What is your favorite Zegrahm memory? 

Standing in the Cape Evans Hut on Ross Island in Antarctica, the hut used by Scott’s last expedition to the South Pole in 1910-13. To stand in the building that Scott and his companions had set out from and would never return to was immensely moving. The thing that struck me most was that it was in color. That might sound a bit strange, but I was so used to studying the black and white photographs taken on the expedition a hundred years ago, that when I saw interior of the hut for myself I somehow wasn’t expecting to see color.

I was working at the time on a centenary exhibition about the expedition and planning a reconstruction of part of the hut occupied by the expedition’s geologists. This we did and it was all the better because I’d been in the hut itself. In fact, the granddaughter of one of Scott’s expedition geologists visited my exhibition and told me that her grandfather would recognize his bunk and workspace, which was very gratifying. 

Picture of Great Rocks in Greenland

Can you tell us about a time that you were on an expedition that took an unexpected turn or you made an unexpected discovery? 

On a Zegrahm expedition cruise on the East Greenland coast—one of my first visits, I think—we had made some itinerary changes and had been exploring a fjord with glaciers feeding into it from the Inland Ice. On the way out of the fjord I was on the bridge and happened to notice a name on the chart that seemed familiar as a geological locality. The Expedition Leader took me ashore and it was what I thought it was—a remote site of wonderful geology, first explored in the 1930s and again in the 50s that is in every geology textbook. So we got all our guests ashore, and I attempted to explain the site’s significance from what I had been taught 30 years before by a professor who had been on one of the early expeditions. The geology is a bit esoteric, but it is a key site in our understanding of magma chambers.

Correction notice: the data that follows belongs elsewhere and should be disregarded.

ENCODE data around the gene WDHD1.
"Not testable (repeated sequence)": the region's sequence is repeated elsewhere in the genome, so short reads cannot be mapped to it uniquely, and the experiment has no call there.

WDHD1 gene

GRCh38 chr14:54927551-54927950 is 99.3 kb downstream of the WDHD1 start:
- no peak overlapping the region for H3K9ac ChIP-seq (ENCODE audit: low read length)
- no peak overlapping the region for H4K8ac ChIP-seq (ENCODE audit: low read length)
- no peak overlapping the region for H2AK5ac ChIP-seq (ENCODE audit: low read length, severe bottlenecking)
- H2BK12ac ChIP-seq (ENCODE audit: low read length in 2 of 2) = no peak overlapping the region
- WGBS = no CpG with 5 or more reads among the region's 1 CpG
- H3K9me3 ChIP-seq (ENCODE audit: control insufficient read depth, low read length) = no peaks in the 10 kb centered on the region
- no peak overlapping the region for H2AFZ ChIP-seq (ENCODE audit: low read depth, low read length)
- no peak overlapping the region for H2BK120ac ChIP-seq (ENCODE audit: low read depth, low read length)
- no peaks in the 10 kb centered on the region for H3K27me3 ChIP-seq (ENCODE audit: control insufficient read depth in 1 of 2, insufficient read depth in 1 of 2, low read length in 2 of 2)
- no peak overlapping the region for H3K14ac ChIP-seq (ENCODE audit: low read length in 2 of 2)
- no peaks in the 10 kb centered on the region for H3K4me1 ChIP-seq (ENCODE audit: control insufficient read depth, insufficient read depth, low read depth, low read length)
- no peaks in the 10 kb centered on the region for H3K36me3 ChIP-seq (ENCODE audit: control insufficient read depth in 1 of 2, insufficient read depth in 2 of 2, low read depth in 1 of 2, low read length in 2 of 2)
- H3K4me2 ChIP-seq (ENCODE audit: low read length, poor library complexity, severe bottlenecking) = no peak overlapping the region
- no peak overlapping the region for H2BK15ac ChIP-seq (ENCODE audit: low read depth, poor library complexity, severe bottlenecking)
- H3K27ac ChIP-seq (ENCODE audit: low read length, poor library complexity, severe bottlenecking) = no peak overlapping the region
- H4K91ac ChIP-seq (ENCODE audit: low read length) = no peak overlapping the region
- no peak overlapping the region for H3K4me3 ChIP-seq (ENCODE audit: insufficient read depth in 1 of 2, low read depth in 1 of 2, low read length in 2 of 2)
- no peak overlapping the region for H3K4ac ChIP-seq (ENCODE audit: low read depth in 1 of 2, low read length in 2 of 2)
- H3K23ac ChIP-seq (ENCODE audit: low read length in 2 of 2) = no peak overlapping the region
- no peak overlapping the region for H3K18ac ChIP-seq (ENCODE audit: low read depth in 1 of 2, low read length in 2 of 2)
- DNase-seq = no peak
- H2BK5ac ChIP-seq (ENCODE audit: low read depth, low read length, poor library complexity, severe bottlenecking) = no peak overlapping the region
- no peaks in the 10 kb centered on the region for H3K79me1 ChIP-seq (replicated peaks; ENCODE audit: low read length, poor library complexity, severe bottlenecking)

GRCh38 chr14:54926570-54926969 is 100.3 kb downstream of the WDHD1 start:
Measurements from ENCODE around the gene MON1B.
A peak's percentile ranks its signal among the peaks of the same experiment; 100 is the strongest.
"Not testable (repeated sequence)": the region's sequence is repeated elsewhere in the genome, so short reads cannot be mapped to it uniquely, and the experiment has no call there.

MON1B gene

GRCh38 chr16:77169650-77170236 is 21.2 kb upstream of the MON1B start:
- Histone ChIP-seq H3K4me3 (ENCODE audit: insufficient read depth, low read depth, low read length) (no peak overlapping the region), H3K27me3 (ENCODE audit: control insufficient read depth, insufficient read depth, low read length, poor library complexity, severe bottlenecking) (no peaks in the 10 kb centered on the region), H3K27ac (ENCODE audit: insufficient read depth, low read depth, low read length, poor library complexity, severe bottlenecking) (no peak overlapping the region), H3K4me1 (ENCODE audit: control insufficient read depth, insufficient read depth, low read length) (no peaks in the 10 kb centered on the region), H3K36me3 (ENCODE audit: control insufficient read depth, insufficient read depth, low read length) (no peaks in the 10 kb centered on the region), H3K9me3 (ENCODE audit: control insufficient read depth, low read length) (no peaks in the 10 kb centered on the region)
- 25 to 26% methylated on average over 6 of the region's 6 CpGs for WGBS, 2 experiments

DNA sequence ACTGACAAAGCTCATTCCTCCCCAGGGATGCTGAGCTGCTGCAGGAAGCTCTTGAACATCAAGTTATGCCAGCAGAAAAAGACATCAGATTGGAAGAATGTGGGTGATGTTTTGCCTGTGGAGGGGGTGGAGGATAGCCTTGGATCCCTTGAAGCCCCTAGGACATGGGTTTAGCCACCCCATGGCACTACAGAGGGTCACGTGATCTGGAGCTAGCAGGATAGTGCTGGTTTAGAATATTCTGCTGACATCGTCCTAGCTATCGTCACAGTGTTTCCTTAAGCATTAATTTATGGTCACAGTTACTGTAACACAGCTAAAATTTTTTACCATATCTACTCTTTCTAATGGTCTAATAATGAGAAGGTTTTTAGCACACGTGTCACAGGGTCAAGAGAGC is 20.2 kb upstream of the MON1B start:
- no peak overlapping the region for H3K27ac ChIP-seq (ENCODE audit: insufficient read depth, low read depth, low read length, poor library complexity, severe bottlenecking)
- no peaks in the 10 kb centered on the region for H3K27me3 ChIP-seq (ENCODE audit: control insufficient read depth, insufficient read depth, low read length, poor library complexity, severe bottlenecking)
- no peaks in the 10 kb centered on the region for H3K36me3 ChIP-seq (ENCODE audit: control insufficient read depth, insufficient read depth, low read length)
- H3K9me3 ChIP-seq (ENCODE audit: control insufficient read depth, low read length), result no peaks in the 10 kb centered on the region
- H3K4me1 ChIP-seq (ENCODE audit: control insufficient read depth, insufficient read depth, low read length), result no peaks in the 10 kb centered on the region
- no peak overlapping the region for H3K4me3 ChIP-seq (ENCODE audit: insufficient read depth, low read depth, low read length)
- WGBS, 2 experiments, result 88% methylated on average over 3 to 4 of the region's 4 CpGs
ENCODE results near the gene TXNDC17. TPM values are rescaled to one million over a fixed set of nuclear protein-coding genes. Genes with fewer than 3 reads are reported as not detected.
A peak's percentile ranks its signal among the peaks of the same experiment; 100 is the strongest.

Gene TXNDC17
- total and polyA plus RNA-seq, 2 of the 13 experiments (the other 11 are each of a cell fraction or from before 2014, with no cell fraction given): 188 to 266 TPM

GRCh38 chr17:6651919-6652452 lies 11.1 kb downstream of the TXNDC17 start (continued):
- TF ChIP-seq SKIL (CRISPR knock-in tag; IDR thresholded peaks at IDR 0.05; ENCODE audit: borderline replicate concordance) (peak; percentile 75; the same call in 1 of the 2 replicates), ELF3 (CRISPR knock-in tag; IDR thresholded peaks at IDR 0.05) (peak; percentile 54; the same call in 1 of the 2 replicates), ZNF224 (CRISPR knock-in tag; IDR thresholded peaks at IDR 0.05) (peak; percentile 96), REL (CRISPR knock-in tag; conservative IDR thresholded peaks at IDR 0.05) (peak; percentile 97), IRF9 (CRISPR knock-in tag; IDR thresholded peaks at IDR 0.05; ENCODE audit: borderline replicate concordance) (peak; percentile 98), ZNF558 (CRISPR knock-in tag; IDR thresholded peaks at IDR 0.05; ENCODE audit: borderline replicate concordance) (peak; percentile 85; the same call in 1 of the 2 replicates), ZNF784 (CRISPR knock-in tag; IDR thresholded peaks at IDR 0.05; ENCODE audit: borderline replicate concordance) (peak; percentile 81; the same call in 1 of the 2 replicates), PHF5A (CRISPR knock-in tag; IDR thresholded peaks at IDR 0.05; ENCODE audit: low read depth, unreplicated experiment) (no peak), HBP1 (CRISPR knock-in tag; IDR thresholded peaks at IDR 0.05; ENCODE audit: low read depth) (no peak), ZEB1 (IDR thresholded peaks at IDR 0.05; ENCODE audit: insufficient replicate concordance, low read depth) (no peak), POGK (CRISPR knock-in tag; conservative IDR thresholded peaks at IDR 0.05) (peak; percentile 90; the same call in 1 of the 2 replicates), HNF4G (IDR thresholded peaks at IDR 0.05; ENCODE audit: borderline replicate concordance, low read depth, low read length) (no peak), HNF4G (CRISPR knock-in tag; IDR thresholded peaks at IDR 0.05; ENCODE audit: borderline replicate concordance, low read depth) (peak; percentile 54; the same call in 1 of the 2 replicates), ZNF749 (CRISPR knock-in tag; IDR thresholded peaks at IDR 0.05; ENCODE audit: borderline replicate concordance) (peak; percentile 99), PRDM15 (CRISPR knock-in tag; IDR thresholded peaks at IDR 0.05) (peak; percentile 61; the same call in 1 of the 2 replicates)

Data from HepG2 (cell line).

You never know who is going to be amongst the guests; on a subsequent visit we had four geology professors with us and it was wonderful to visit the site with them and see that they were as excited as I was to be in such a famous (to geologists) and remote site. 

What non-for-profits or causes do you support or feel strongly about?

I support several charities, both national and local which work to protect historic and natural landscapes. 

Picture of Tom Sharpe on Petermann Island Antarctica ©Jim Wilson

What are your top three countries or regions in the world to explore?

Antarctica, Antarctica, and Antarctica. And Iceland. 

What’s left on your explorer’s bucket list? Why there? 

I’d like to see more of the Transantarctic Mountains and visit the South Pole. The mountains have some great rocks and the Pole is the Pole. No rocks, other than a lot of ice, but it’s just such an iconic place, even though it’s now rather developed. 

What does being a part of the Zegrahm family mean to you? 

It’s wonderful to be with a bunch of people with the same goals: to enjoy the places we visit, to understand them, and to share them. And the way everyone supports one another is just so refreshing when compared with most jobs and the office politics that come with them. 

Who is the Zegrahm Explorer/Traveler?  

Always interesting people. And interested people. Curious and inquisitive about the places we visit. And relaxed and flexible, willing to go with the flow when the flow doesn’t quite go in the direction we’d hoped.